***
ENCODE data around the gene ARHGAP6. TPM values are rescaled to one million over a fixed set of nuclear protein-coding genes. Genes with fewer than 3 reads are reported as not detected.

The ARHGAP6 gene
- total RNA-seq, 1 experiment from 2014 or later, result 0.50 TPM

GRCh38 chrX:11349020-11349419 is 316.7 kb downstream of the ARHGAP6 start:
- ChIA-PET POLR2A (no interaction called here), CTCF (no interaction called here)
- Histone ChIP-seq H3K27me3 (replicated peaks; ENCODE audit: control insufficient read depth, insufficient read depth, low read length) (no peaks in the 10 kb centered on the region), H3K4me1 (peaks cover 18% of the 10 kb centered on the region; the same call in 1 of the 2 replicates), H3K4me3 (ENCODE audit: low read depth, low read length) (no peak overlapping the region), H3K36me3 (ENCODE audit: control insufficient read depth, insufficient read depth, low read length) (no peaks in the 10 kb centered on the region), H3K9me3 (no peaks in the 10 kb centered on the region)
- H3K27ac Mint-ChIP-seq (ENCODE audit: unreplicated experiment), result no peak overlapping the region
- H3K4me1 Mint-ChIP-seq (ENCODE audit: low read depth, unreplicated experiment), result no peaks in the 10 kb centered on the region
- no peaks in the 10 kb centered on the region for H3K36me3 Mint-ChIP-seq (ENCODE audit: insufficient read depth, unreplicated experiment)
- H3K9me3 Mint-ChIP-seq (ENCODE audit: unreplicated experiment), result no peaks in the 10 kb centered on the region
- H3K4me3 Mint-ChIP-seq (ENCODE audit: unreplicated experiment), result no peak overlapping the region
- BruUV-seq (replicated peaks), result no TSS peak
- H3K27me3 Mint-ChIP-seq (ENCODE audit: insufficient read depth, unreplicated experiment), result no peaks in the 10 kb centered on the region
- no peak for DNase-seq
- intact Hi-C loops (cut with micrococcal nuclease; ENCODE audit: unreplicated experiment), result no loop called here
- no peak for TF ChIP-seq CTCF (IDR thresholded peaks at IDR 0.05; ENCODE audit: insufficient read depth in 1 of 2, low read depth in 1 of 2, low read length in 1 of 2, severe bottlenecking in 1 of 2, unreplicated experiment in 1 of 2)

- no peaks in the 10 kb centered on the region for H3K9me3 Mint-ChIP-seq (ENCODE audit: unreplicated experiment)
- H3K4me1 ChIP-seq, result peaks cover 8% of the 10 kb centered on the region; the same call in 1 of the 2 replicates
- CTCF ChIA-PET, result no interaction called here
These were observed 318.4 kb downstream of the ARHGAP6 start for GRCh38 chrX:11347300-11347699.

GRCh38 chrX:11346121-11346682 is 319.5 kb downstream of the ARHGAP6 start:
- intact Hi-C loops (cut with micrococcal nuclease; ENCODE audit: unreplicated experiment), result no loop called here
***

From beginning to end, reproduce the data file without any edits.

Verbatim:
ENCODE data around the gene ARHGAP6. TPM values are rescaled to one million over a fixed set of nuclear protein-coding genes. Genes with fewer than 3 reads are reported as not detected.

The ARHGAP6 gene
- total RNA-seq, 1 experiment from 2014 or later, result 0.50 TPM

GRCh38 chrX:11349020-11349419 is 316.7 kb downstream of the ARHGAP6 start:
- ChIA-PET POLR2A (no interaction called here), CTCF (no interaction called here)
- Histone ChIP-seq H3K27me3 (replicated peaks; ENCODE audit: control insufficient read depth, insufficient read depth, low read length) (no peaks in the 10 kb centered on the region), H3K4me1 (peaks cover 18% of the 10 kb centered on the region; the same call in 1 of the 2 replicates), H3K4me3 (ENCODE audit: low read depth, low read length) (no peak overlapping the region), H3K36me3 (ENCODE audit: control insufficient read depth, insufficient read depth, low read length) (no peaks in the 10 kb centered on the region), H3K9me3 (no peaks in the 10 kb centered on the region)
- H3K27ac Mint-ChIP-seq (ENCODE audit: unreplicated experiment), result no peak overlapping the region
- H3K4me1 Mint-ChIP-seq (ENCODE audit: low read depth, unreplicated experiment), result no peaks in the 10 kb centered on the region
- no peaks in the 10 kb centered on the region for H3K36me3 Mint-ChIP-seq (ENCODE audit: insufficient read depth, unreplicated experiment)
- H3K9me3 Mint-ChIP-seq (ENCODE audit: unreplicated experiment), result no peaks in the 10 kb centered on the region
- H3K4me3 Mint-ChIP-seq (ENCODE audit: unreplicated experiment), result no peak overlapping the region
- BruUV-seq (replicated peaks), result no TSS peak
- H3K27me3 Mint-ChIP-seq (ENCODE audit: insufficient read depth, unreplicated experiment), result no peaks in the 10 kb centered on the region
- no peak for DNase-seq
- intact Hi-C loops (cut with micrococcal nuclease; ENCODE audit: unreplicated experiment), result no loop called here
- no peak for TF ChIP-seq CTCF (IDR thresholded peaks at IDR 0.05; ENCODE audit: insufficient read depth in 1 of 2, low read depth in 1 of 2, low read length in 1 of 2, severe bottlenecking in 1 of 2, unreplicated experiment in 1 of 2)

- no peaks in the 10 kb centered on the region for H3K9me3 Mint-ChIP-seq (ENCODE audit: unreplicated experiment)
- H3K4me1 ChIP-seq, result peaks cover 8% of the 10 kb centered on the region; the same call in 1 of the 2 replicates
- CTCF ChIA-PET, result no interaction called here
These were observed 318.4 kb downstream of the ARHGAP6 start for GRCh38 chrX:11347300-11347699.

GRCh38 chrX:11346121-11346682 is 319.5 kb downstream of the ARHGAP6 start:
- intact Hi-C loops (cut with micrococcal nuclease; ENCODE audit: unreplicated experiment), result no loop called here